• Kenyan leaders share several hand gestures. When they want to appear humble, then the palms are rotated straight up and fingers spread, a pleading position.
• Turn the open palms at an angle, with the arms and hands held away from the body, then it says ‘look how open I am?’
We politicians gesture a lot with our hands. So do leaders across all facets on life, even the preachers kwa ground.
The only groups that seem to limit their hand gestures are judges in their courts and doctors in their consulting rooms. It is said that body language forms the bulk of human communication.
The limited hand movement of doctors and judges tells you to keep to your space and cut out the theatrics and focus on the issue at hand. In the case of doctors, this is important. The patient before you could be highly infective and so social distance is important initially.
Any theatrics can obscure the real pain and so hide clues to what is really ailing the patient. But away from the courtroom and the consulting room, people can be dramatic. The spotlight is often on leaders but the challenge is for the followers to work out what is going on.
Kenyan leaders share several hand gestures. When they want to appear humble, then the palms are rotated straight up and fingers spread, a pleading position. Turn the open palms at an angle, with the arms and hands held away from the body, then it says ‘look how open I am?’
When the palms are held vertically, then things are getting serious. The leader is being categorical. From there, it is a small step to ‘I want to tell you’. The most arrogant is the straight index finger pointing. It says ‘I am the boss! I am here! You are there and what you are doing is not right!’.
The index finger extended in this manner says you are there and I am here, and you and I are not in the same camp. In all these hand gestures there is one constant, the leader is dividing the audience. There is a ‘them and us’ and the leader wants to identify with one group or the other. The challenge is whether in the communication you receive, you are convinced that the other group that you do not belong to, is a serious threat to your life. This same challenge faces our immune system all the time.
The human body is interacting with the environment all the time. Some interactions are obvious to the senses that they spell danger.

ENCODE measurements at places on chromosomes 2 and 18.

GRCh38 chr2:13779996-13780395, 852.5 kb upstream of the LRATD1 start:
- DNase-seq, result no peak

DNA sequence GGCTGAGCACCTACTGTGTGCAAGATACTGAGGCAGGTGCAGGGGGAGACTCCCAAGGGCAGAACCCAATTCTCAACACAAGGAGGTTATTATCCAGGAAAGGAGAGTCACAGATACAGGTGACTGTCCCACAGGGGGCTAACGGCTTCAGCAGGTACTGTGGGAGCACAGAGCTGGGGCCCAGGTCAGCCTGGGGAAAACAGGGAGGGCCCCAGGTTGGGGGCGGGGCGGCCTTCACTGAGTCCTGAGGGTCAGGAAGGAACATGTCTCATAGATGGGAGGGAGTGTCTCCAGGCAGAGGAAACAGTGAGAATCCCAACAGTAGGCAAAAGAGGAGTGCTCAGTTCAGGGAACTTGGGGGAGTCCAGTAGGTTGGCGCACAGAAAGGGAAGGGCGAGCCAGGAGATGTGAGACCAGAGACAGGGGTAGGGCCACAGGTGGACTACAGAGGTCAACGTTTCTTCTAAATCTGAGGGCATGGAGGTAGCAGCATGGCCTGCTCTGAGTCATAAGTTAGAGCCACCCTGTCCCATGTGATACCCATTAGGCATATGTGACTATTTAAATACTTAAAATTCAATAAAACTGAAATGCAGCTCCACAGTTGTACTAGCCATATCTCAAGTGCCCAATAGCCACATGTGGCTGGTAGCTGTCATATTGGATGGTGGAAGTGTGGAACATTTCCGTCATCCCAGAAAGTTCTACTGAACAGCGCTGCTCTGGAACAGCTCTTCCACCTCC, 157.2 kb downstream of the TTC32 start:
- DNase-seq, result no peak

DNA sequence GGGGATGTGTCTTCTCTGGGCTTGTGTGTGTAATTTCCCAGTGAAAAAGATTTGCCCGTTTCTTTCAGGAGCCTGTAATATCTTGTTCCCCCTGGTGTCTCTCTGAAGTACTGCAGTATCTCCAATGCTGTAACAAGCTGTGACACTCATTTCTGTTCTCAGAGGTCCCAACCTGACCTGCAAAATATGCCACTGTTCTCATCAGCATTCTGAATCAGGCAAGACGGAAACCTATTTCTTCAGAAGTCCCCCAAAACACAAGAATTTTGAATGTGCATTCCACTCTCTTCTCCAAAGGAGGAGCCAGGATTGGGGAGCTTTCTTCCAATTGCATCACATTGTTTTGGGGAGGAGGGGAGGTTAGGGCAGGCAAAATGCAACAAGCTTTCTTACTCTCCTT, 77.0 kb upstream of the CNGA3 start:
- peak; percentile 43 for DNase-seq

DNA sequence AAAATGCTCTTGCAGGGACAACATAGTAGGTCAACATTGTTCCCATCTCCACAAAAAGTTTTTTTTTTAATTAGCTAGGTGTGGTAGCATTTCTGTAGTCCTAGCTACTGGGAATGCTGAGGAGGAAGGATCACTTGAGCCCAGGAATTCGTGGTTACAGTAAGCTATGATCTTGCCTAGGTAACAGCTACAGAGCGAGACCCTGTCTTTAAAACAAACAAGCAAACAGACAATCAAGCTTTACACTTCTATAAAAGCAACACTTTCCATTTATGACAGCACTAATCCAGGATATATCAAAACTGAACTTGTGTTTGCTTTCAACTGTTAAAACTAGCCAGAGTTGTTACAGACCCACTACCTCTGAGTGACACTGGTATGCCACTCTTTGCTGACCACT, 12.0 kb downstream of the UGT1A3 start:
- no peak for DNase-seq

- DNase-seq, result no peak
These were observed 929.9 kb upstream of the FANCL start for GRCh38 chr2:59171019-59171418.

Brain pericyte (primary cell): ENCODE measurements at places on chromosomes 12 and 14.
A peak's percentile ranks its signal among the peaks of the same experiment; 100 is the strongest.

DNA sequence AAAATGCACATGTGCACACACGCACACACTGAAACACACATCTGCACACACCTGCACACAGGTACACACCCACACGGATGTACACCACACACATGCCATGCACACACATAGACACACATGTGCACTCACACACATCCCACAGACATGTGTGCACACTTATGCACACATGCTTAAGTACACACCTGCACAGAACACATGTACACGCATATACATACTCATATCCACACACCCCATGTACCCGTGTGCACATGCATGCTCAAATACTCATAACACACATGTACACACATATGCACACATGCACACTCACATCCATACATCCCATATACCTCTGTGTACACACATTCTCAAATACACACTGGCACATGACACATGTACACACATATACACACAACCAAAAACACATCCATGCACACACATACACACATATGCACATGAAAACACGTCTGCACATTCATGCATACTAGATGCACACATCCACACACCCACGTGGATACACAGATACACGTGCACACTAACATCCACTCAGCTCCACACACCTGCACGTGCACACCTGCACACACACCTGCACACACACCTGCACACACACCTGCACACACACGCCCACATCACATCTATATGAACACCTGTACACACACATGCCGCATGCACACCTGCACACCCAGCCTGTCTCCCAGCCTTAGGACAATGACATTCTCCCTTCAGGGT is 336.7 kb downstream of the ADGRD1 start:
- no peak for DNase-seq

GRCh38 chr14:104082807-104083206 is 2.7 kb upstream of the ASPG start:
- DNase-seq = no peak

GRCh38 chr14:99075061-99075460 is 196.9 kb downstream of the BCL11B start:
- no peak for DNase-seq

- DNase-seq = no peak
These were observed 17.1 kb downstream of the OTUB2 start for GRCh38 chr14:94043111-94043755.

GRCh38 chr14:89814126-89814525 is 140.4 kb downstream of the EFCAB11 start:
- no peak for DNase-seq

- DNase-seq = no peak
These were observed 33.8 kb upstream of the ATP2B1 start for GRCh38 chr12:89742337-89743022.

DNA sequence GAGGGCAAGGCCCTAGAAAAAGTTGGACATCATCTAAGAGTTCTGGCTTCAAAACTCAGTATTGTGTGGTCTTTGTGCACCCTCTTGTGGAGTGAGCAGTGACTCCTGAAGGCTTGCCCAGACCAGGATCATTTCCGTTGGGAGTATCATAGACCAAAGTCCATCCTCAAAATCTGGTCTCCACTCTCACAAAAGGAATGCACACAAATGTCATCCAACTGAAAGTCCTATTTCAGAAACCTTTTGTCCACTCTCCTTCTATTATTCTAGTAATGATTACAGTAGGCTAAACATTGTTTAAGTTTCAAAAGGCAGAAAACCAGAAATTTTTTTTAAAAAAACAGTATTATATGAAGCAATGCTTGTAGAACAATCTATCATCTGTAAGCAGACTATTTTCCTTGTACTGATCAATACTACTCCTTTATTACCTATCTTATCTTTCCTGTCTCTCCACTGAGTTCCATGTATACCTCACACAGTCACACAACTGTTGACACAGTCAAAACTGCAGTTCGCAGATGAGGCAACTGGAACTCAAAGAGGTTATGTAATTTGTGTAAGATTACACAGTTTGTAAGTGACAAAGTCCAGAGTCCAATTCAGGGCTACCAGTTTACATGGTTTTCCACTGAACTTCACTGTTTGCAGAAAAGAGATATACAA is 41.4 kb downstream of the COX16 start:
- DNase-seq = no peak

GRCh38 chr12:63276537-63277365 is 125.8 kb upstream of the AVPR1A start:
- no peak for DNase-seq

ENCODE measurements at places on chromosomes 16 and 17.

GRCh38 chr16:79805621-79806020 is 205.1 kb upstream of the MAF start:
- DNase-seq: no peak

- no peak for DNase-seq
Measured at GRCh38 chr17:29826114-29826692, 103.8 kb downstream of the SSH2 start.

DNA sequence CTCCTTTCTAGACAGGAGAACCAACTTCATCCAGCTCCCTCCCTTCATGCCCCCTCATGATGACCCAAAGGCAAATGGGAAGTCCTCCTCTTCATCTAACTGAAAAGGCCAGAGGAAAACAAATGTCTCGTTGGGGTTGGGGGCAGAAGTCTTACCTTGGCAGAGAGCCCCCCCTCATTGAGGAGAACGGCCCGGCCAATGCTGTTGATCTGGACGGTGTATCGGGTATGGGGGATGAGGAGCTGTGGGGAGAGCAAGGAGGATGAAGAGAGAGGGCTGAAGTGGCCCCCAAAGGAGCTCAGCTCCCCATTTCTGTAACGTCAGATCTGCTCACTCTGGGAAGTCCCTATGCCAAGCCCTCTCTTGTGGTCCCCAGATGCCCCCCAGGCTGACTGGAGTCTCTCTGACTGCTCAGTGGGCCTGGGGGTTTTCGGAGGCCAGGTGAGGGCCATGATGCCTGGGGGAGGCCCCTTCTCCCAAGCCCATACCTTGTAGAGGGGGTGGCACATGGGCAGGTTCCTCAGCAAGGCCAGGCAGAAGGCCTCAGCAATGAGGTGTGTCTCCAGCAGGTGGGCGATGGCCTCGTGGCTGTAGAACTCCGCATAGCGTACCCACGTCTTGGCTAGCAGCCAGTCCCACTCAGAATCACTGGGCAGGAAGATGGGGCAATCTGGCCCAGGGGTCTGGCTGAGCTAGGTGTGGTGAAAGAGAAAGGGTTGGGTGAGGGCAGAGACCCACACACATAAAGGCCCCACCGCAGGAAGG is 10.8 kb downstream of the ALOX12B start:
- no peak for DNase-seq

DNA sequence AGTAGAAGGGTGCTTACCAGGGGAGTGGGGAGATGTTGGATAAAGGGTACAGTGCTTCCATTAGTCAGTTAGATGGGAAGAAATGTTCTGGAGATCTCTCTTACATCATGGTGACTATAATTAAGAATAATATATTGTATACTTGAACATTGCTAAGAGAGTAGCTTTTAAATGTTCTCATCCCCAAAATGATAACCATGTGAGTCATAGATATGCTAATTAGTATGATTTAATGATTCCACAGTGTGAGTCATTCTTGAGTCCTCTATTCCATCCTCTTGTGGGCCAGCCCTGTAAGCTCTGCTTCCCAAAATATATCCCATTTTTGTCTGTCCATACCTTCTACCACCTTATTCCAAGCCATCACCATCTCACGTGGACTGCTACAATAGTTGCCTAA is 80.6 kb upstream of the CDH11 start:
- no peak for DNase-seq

If you see an elephant, you should have the sense to move out of its way. But interactions at microscopic level, meeting a virus or bacteria calls for a different approach. The job of identifying what is not good for the body falls to the immune system. The problem is divided into two.
Within the body there are cells that are healthy and those that are unhealthy. Then there are cells that are not part of the body but are harmless and those that are harmful. Unhealthy body cells and harmful foreign cells are dangerous and have to be dealt with quickly and effectively. This is how the immune system works.
Suppose there is a change in the internal environment. A scratch to the body or an insect bite. White blood cells arrive. Their job is to quickly identify any foreign cells and also any damaged body cells. They can do this because every cell gives off an identifying signal. These white blood cells have enzymes that can digest proteins and carry chemicals that can kill the damaged cells.
If the foreign cells have moved beyond the immediate site, then the body signals that there is a bigger problem. If the site is within the respiratory tract, a cough develops. If within the alimentary canal either vomiting or diarrhoea. All these actions to expel the foreign cells. Problem is when the cells are not foreign but are unhealthy human cells . The equivalent of belonging to the party but behaving like a member of another party? The surface cell signal will say ‘I belong’, but the behaviour is different. What is the body to do?
The answer is that it depends. And it is mainly a question of timing and preventive care. The group of diseases where there is no foreign infection are called non-communicable diseases. They include hypertension, diabetes, cancer and mental illnesses. The cells causing the problem are your own. One major cause of non-communicable diseases are lifestyle choices.
Make the wrong choices initially about what you eat, breath and smoke and the consequences appear later. Early signs of things going wrong can be picked up through screening. The tailor adjusting the waist for a pair of trousers. A blood pressure check. Being unable to walk up three flights of stairs easily. A party vetting candidates properly. Without the proper screening, non-communicable diseases lead to frequent lifelong visits to the doctor, expensive medication and constant lab testing. Because the problem is that the unhealthy cells are your own body cells. The immune system cannot act.
Research suggests that when leaders are making a speech, dominant hand gestures are associated with good things, while the non-dominant hand is used to convey bad things.
So a right-handed leader will hold the microphone in the left hand and gesticulate using the right hand when they have something good to say and switch hands when the topic is not a good one. The ‘them versus us’ rhetoric of pointing fingers is often just theatre. What is harder to solve is when true behaviour change is required for future healthy living.
Director, Centre for Health Solutions - Kenya